Down To Business: Show Collaboration, Don't Just Expect It
If all these new tools are really going to improve productivity, they must become indispensable to the masses.
We're still consolidating data centers, reengineering operations, rationalizing architectures, centralizing management, and embracing all the other gerunds that impress the bean counters, but our latest marching orders are to drive revenue, not just run a tighter ship. When asked by InformationWeek Research which key priorities they will implement or support in 2006, the largest percentage of business technology executives, 67%, cited "streamlining or optimizing business processes," though "reducing the cost of IT operations," at 63%, is still a close second.
Tech vendors are now playing to the growth crowd. Application acceleration and WAN optimization, technologies that align connectivity directly with business process improvement, are the fastest-growing areas in networking. Cisco Systems isn't just in infrastructure anymore; it's pushing into unified messaging and touting "telepresence" as the next killer app. Over the next five years, Cisco CEO John Chambers maintains, as much as 50% of business productivity gains will be tied to making IP-based video conversations as rich as face-to-face ones. (If you think Chambers is just blowing smoke, consider that he and Cisco almost single-handedly made voice-data network convergence happen.)
Collaboration and productivity apps are hot again, especially Web-based tools that exploit social networking, wiki, and blogging mania. A site called iKarma, for instance, provides businesses with "reputation and customer feedback systems," serving as an exchange for evaluating the trustworthiness of potential suppliers, customers, and partners. A prospecting tool from Spoke Software, which can be integrated with Salesforce.com, culls information from the Web, third-party providers, and member contributors to arm sales and marketing people with highly targeted customer data.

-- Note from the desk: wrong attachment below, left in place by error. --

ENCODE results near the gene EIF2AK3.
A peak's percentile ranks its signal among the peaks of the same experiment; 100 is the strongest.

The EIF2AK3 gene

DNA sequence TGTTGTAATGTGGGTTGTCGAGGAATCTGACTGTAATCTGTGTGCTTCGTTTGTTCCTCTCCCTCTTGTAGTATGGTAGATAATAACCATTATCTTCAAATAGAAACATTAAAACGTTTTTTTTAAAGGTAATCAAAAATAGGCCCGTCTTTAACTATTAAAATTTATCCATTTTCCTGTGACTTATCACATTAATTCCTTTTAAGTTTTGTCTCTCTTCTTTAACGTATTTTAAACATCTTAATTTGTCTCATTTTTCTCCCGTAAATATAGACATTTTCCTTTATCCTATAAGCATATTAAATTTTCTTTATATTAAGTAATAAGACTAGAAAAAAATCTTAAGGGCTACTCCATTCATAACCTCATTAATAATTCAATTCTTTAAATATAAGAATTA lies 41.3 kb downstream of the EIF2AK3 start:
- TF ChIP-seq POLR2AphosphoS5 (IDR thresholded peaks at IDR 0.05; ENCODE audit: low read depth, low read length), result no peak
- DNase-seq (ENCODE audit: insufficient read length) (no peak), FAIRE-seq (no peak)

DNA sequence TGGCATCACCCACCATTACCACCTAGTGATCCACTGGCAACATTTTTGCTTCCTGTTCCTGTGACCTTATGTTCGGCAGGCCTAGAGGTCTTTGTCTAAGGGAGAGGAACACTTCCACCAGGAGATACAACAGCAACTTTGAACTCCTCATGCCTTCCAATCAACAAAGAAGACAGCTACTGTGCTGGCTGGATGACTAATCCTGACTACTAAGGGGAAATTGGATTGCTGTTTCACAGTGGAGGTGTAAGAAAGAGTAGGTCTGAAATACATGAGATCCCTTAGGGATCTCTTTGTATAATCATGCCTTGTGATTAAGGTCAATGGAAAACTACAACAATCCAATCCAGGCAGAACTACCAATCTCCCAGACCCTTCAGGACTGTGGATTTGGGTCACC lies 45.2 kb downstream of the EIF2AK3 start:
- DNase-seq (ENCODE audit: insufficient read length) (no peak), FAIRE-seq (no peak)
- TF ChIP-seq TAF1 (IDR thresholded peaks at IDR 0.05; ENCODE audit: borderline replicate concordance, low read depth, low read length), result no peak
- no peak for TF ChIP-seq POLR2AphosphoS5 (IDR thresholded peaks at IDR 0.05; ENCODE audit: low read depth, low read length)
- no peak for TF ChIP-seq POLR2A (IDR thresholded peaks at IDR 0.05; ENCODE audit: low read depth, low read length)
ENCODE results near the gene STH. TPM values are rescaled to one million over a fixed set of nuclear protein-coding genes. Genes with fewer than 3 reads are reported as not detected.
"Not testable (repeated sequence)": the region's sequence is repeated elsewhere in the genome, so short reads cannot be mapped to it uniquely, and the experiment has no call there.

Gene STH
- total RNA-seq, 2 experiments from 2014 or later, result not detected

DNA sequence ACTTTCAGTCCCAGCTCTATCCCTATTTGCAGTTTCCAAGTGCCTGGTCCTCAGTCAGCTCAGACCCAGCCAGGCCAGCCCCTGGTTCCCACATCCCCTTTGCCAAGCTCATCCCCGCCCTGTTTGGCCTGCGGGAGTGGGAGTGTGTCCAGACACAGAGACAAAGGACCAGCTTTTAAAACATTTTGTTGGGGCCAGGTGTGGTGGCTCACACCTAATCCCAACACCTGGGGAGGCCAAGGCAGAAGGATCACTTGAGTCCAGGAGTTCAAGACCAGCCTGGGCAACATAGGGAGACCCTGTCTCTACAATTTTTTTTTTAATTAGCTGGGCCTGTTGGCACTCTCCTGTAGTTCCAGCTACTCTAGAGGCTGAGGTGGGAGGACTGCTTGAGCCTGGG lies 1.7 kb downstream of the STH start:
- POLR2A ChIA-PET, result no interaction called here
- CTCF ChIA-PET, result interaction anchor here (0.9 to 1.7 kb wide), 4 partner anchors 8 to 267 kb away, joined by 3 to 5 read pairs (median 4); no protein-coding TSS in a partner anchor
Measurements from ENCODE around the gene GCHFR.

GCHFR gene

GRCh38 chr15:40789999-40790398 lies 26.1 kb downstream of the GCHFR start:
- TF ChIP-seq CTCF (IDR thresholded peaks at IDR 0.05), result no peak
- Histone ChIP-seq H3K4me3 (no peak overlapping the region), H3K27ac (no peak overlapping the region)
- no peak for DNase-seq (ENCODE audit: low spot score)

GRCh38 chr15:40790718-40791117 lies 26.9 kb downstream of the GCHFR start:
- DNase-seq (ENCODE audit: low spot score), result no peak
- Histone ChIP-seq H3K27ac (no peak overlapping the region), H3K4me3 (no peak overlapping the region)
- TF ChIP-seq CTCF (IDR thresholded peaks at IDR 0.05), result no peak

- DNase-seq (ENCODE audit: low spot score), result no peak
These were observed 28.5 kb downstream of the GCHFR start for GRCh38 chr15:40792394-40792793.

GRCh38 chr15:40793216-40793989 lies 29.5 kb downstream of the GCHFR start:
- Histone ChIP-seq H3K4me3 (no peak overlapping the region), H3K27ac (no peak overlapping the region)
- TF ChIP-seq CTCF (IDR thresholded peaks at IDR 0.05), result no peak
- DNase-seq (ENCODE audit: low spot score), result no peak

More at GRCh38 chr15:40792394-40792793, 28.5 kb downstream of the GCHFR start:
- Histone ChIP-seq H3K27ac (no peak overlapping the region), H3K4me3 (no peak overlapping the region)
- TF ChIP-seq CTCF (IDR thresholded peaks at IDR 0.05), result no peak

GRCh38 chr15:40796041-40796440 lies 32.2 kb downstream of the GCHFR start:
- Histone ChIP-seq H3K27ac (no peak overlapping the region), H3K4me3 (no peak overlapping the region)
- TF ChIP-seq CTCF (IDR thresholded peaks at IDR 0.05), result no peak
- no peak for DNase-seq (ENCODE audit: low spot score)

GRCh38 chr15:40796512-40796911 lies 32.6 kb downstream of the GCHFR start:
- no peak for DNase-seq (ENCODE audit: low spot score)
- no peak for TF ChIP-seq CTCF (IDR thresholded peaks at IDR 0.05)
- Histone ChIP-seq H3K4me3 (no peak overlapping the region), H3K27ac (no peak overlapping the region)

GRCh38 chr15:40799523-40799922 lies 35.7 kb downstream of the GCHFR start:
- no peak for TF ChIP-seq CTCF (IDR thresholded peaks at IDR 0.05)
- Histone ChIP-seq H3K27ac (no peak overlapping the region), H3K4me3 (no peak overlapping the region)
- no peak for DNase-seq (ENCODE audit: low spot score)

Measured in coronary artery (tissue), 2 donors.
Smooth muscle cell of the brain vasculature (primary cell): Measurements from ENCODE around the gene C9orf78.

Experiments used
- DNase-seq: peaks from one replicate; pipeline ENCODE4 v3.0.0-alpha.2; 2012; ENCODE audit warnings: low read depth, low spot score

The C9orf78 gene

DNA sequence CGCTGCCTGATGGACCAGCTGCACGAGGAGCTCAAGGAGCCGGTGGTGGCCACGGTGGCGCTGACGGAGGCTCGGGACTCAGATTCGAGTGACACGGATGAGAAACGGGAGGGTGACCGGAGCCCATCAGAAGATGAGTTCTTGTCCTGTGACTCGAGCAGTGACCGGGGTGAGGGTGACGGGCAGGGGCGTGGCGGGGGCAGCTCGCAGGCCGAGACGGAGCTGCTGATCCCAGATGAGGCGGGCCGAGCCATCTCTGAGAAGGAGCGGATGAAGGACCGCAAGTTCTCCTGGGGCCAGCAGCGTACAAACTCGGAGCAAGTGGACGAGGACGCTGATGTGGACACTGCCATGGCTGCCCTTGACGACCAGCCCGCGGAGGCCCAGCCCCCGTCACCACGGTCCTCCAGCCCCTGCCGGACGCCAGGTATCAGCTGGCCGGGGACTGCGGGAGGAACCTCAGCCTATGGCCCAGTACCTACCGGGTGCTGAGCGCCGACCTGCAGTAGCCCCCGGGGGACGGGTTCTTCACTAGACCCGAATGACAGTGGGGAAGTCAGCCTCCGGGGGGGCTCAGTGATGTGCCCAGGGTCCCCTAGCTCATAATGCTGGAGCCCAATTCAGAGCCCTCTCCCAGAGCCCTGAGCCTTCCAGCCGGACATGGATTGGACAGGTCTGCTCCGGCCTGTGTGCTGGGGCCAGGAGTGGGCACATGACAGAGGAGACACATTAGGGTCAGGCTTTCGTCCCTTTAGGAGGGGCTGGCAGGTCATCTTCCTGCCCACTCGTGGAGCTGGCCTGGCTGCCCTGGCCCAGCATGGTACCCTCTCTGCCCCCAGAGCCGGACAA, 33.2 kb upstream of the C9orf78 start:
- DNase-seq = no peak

All the big guns are also locked and loaded on collaboration and productivity, lumping together everything from voice over IP, E-mail, and instant messaging to Web conferencing, document sharing, and portals. IBM last week introduced software that helps customers integrate their SAP data and business processes with Lotus Notes tasks, using scorecards, dashboards, E-forms, document and content management, IM, team rooms, and presence awareness. Microsoft last week updated its Center for Information Work, a showcase of the company's productivity software advances. One product incubated there and to be commercialized next year will make use of a 360-degree camera to improve videoconferencing.
If all this activity sounds a little familiar, it should. Telepresence is the next iteration of videoconferencing. Lots of new Web productivity apps, like Google's Ajax-developed calendar, are just interesting adaptations of old features. Social networking is the latest spin on knowledge management and the intranet/extranet. For the most part, vendors are adding improved technology and a fresh coat of marketing paint to collaboration concepts that have been around for a decade or more.
Far-flung project teams already are using packaged and service-based apps to design fighter jets, develop banking software, and manage marketing programs. But if collaboration and productivity are to really take off, these apps must transcend the power user. The reason sales force automation tools still don't fly at many companies isn't because they're unsophisticated or don't work well; it's because the sales culture is to keep customer information close to the vest rather than share it with everyone. We can all listen to our E-mail messages over our car phones and alert our project teammates to our every location, but are we convinced that kind of persistent connectivity is in our best interests?
Until we show our people how collaboration and productivity tools can close more sales or help us meet more deadlines or build better products, they'll pay only lip service to this stuff. That's the challenge ahead not just for Microsoft, IBM, and Google, but for all of our companies as well.
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